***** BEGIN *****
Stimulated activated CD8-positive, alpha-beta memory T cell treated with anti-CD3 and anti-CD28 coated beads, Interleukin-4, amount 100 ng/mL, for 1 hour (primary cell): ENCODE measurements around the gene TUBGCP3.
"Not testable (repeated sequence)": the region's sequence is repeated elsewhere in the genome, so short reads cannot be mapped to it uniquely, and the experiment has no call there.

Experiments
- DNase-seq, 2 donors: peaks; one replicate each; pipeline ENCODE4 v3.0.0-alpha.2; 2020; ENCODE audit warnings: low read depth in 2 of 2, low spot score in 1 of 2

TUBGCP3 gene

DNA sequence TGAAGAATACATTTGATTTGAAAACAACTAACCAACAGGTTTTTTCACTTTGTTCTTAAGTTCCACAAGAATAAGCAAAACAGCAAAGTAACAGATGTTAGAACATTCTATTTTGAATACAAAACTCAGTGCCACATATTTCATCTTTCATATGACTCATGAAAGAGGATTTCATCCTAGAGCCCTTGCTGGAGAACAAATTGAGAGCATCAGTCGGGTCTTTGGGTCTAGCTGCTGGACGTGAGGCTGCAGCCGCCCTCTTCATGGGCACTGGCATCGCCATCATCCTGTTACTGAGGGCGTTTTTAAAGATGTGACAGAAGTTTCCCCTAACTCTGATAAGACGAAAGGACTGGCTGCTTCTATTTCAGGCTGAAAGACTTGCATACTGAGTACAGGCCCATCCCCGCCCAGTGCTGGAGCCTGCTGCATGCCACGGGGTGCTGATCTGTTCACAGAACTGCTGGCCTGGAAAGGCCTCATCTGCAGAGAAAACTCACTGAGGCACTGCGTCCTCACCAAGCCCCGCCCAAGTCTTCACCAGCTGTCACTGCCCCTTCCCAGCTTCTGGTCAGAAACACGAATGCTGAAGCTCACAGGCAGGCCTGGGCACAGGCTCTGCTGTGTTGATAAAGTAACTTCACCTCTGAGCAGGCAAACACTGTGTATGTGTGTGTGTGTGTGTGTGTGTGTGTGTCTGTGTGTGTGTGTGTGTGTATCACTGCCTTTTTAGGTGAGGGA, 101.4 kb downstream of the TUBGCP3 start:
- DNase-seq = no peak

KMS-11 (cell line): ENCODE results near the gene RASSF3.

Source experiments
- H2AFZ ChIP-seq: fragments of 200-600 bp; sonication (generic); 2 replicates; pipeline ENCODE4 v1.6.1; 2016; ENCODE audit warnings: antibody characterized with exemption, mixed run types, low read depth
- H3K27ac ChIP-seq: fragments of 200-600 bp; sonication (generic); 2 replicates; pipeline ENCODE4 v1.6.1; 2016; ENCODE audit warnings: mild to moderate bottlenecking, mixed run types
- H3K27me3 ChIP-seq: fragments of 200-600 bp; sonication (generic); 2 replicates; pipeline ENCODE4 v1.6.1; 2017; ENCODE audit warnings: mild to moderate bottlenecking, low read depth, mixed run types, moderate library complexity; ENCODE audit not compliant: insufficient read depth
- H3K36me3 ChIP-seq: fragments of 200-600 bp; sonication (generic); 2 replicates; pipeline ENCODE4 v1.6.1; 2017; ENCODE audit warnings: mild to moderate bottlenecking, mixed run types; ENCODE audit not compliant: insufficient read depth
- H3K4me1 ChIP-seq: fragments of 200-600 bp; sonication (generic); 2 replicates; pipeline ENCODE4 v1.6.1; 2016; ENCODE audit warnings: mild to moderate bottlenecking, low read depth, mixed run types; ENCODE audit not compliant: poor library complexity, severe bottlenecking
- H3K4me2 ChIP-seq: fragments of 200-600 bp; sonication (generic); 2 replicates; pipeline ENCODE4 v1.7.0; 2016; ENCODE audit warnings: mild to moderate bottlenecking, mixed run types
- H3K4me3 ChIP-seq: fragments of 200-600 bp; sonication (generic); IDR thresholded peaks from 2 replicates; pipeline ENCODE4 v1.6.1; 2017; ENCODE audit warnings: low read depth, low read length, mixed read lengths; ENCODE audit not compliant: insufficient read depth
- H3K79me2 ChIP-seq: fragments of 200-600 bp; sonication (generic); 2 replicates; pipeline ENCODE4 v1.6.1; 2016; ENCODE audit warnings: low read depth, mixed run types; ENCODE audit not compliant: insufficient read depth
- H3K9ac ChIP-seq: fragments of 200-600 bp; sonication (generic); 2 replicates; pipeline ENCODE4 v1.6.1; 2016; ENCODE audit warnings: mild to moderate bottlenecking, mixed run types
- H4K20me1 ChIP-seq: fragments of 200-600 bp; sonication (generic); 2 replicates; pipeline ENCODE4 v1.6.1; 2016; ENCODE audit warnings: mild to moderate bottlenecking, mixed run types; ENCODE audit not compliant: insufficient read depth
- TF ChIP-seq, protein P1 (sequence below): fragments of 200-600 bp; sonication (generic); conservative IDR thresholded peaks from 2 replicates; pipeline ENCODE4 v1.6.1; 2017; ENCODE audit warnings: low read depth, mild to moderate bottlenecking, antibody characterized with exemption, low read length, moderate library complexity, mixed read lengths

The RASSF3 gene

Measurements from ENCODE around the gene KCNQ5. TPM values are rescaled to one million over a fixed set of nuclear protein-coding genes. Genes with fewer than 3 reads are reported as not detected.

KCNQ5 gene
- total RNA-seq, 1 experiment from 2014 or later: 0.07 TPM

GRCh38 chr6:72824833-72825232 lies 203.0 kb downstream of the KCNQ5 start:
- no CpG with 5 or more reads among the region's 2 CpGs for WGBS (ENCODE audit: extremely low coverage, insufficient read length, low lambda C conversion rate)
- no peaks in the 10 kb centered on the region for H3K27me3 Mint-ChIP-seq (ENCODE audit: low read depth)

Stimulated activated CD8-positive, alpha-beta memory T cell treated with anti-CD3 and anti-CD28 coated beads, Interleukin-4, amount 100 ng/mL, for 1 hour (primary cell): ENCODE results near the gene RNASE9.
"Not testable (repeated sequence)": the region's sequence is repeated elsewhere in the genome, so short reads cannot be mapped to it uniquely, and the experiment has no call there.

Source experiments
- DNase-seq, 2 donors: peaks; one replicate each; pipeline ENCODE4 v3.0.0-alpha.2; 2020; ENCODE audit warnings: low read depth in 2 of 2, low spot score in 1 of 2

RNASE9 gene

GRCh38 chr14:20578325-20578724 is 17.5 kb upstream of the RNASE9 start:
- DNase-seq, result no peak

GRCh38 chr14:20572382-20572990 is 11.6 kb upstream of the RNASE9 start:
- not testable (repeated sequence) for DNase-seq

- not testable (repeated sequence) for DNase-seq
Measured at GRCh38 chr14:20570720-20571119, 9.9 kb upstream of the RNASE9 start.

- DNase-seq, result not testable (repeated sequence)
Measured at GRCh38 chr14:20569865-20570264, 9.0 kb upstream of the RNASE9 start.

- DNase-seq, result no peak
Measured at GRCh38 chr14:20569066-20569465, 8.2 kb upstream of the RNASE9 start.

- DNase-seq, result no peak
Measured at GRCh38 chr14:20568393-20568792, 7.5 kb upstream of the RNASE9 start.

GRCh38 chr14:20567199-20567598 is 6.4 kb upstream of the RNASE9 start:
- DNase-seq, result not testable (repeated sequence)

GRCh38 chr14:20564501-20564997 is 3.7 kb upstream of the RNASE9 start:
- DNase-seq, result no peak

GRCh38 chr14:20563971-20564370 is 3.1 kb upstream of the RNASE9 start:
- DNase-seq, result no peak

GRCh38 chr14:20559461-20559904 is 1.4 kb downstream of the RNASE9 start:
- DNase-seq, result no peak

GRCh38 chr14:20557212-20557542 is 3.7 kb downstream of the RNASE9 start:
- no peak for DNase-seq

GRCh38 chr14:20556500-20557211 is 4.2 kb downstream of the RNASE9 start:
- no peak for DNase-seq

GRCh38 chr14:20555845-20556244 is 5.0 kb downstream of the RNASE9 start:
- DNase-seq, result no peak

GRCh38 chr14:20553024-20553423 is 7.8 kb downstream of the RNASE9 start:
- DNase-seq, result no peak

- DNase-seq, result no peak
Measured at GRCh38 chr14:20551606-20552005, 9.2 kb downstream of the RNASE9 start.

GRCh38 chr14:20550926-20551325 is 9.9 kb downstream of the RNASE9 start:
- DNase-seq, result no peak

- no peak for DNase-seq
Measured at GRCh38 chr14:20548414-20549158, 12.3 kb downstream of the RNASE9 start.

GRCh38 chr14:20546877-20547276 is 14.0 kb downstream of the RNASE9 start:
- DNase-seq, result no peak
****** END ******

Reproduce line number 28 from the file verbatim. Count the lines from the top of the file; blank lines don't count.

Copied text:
Stimulated activated CD8-positive, alpha-beta memory T cell treated with anti-CD3 and anti-CD28 coated beads, Interleukin-4, amount 100 ng/mL, for 1 hour (primary cell): ENCODE results near the gene RNASE9.